Research Key

family interactions and the influence it has on the behaviour of adolescent students in some schools in Buea

Project Details

Guidance and Counselling
Project ID
International: $20
No of pages
Analytical tool
Descriptive statistics
 MS Word & PDF

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The aim of this study titled, Family interactions and their influence on the behaviour of adolescent students in the school milieu is to find out what influence family interactions have on the behaviour of the adolescent student in the school milieu.

By using the theories of behaviourism (operant conditioning) by B.F Skinner and the social learning theory by Albert Bandura, we understand that family interactions can greatly influence the adolescent child especially because of the vulnerability of this developmental stage of growth.

The research question which is how far family interactions influence the behaviour of the adolescent student leads us to the responses in the four hypotheses’; parents interactions can influence the behaviour of the adolescent child. Parent-child interactions can influence the adolescent student.

Sibling-sibling interactions can affect the adolescent student. Immediate and extended family interactions can affect the behaviour of the adolescent student.

The research design used for this study is the descriptive survey design. Two schools were selected and about 100 students answered a Likert scale type questionnaire telling us how the different family interactions affect them.

This research shows that family interactions often have a negative impact on an adolescent child causing them to act out in diverse negative manners in the school milieu.


                                                          CHAPTER ONE

                                                              GENERAL INTRODUCTION


In this chapter of the research project on the influence of family interactions on the behaviour of adolescents in some selected schools in the Buea municipality, we will see the historical, conceptual, theoretical and contextual background, the statement of the problem, the objectives of this research and the definition of key terms.


The family is instrumental in shaping the kind of person one becomes. The shaping occurs as family members interact with one another in work and play, joy and sorrow, routine and nonroutine activities in the daily arena of life.

Here, as goals are decided upon and affected in relation to the welfare of family members, personalities are developed. Such decision making is social in nature. Social decisions involve people in joint or shared action.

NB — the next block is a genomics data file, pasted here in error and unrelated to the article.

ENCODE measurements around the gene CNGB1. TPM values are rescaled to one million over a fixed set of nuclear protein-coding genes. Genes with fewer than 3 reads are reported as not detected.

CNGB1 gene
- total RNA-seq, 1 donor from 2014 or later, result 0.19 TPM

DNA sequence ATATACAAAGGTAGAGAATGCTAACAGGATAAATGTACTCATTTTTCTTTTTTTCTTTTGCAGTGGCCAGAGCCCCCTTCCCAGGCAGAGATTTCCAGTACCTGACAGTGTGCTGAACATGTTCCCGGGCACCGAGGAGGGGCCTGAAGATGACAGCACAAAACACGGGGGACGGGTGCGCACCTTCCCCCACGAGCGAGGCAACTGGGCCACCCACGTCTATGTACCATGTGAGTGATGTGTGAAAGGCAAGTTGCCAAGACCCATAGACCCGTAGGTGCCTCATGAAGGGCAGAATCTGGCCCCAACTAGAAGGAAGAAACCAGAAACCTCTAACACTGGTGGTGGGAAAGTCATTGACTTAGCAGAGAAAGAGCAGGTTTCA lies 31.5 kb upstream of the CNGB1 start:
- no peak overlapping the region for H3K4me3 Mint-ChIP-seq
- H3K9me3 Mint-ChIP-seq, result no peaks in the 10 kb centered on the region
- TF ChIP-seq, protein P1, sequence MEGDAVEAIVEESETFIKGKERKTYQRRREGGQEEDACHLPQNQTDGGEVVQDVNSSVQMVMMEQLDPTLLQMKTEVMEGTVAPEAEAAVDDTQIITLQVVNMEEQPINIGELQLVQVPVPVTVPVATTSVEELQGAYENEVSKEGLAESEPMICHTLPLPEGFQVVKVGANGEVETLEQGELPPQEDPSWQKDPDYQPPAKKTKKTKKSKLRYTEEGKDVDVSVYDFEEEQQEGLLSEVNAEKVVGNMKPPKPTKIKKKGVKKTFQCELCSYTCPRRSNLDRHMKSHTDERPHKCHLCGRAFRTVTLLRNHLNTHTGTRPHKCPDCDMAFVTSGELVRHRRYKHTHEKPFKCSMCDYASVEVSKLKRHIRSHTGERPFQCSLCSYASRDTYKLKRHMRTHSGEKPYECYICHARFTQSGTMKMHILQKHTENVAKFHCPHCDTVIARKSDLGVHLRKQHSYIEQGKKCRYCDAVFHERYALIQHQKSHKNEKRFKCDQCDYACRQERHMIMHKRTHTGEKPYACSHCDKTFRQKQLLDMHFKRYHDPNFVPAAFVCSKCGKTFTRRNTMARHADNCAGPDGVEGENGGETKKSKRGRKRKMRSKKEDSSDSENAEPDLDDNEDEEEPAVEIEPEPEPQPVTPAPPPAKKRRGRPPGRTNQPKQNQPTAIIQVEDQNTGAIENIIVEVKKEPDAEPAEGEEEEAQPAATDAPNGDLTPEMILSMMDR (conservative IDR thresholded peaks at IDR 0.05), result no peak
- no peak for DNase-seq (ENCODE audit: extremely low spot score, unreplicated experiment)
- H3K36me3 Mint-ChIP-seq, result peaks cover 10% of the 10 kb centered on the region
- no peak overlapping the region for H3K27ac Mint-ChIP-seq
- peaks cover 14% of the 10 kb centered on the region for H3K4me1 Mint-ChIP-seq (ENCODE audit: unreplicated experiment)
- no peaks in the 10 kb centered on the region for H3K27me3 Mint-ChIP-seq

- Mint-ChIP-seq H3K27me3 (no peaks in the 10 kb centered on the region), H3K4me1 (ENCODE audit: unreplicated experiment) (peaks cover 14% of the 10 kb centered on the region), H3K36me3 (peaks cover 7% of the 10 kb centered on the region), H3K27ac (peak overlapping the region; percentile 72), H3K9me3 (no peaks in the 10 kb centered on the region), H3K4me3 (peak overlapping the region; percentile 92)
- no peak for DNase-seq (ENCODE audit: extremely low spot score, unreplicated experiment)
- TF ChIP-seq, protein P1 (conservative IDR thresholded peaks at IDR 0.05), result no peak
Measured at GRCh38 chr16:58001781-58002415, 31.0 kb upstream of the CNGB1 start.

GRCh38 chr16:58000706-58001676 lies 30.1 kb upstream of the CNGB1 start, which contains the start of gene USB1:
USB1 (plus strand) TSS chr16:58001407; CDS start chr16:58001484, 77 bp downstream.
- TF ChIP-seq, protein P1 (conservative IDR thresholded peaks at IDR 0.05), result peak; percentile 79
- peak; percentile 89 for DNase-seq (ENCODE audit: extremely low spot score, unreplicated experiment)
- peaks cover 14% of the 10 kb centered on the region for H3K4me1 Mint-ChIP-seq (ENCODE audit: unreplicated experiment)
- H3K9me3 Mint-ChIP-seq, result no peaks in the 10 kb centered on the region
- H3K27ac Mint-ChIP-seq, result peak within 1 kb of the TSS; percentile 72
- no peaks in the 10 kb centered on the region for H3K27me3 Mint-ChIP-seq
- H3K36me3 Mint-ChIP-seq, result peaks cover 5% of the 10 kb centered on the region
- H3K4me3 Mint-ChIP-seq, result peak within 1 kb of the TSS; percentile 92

People who constantly share action and experience are interdependent in the sense that a change in one produces an answer change in the others (diesing, 1962, p. 236).

The quality, hence the effectiveness, of decision making in the family is, in part, dependent upon the quality of the interaction between and among family members. A critical condition for the existence of quality is the sharing of time, space, and activity by family members i.e. interaction and exchange.

Through developing a way to assess quantitatively family interaction by examining everyday activities in the family, the relations between family interaction and certain characteristics of the family environment were investigated.

This study identified the significant relations that existed between total family interaction and those activities categorized as social, eating, and care of family members. The time mothers shared with their children provided major input into total family interaction.

A young child’s relationships and interactions with the important adults in her life have a great impact on her early brain development and ongoing learning. For most children, family members are the primary caregivers who provide this important foundation. When children enter preschool programs, strong partnerships between home and school can support positive family relationships and promote learning at home.

One way to encourage positive connections within families is by teaching adult family members to use the Powerful Interaction framework with their children. Developed by Amy Dombro, Judy Jablon, and Charlotte Stetson, this approach encourages early childhood educators to intentionally create opportunities to interact with young children. 

Interaction is not the mere verbal exchange of information in the families. It is the expression of respect, affection and concern. Interaction doesn’t refer to the verbal alone in the family, but physical expressions, gestures and even an affectionate look can be communicative in the family.

It is through communication that the members of the family express their requirements, love, desires, advice etc., to each other person in the family.

Family communication is very much different from formal communication.

Experts say that there are four styles of family communication. Clear and direct communication, clear and indirect communication, masked and direct communication and masked and indirect communication.

Each of these styles has benefits and disadvantages; thus, it is the communicator who has to decide which style to be used according to the situations.

Whatever are the styles of communication and modes of it, people agree on a point that communication is the essential instrument or bonding factor in family life.